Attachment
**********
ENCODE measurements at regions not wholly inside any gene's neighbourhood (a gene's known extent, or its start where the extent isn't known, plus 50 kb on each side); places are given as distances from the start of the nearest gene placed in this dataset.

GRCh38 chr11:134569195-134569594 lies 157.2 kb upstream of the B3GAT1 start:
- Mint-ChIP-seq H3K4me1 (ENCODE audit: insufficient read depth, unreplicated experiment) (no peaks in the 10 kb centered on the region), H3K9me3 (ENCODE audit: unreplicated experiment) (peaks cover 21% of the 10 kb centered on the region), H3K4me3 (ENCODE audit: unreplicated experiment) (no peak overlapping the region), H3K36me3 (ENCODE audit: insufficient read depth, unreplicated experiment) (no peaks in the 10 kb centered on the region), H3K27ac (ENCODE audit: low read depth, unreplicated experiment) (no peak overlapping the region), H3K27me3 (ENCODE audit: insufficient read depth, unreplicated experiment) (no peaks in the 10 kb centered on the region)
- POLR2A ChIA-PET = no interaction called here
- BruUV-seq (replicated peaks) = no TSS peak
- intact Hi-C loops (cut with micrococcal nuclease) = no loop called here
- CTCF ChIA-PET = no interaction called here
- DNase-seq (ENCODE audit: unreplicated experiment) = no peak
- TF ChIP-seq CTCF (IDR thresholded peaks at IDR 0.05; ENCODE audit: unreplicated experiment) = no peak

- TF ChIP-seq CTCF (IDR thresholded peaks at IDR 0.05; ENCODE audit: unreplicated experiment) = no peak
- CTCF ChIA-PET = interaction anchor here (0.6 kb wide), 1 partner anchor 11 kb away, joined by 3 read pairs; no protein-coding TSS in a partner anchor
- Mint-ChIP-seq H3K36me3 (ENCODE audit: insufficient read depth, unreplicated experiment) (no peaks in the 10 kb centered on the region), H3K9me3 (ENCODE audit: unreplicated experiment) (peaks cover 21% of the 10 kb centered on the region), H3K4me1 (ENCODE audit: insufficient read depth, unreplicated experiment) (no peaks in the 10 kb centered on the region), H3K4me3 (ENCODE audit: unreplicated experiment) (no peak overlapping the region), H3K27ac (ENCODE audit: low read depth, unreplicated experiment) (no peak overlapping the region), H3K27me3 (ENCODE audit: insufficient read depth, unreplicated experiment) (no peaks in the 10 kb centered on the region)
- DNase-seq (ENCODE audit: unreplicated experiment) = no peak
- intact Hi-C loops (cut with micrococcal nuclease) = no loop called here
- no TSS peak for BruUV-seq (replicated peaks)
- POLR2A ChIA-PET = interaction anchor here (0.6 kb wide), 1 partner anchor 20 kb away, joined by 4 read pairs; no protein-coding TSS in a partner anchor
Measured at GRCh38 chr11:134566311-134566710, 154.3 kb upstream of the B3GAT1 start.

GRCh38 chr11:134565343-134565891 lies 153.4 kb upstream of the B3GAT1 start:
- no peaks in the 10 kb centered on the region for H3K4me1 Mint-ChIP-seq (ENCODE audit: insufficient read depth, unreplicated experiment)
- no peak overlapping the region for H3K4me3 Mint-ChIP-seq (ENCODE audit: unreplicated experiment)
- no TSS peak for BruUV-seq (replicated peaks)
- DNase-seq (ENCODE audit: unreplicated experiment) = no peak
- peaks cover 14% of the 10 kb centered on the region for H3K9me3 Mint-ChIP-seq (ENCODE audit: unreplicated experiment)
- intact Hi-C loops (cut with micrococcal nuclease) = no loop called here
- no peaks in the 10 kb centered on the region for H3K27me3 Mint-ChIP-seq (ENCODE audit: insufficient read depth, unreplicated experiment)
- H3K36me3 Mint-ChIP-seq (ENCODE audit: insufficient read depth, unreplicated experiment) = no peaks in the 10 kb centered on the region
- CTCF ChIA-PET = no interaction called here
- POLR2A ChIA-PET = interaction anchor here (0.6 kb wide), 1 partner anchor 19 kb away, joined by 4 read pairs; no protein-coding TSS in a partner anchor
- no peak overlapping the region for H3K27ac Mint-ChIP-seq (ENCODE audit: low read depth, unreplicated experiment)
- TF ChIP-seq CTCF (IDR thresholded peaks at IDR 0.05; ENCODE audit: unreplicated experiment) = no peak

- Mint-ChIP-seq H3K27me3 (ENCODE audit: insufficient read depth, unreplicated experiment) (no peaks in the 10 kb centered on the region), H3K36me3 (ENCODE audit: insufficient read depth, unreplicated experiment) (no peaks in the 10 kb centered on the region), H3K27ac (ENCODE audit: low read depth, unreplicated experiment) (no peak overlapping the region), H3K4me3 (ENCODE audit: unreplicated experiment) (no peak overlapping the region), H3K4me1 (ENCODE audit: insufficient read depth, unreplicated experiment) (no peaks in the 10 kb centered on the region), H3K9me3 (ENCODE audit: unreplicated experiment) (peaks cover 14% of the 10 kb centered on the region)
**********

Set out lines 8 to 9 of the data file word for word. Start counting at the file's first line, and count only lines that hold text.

- DNase-seq (ENCODE audit: unreplicated experiment) = no peak
- TF ChIP-seq CTCF (IDR thresholded peaks at IDR 0.05; ENCODE audit: unreplicated experiment) = no peak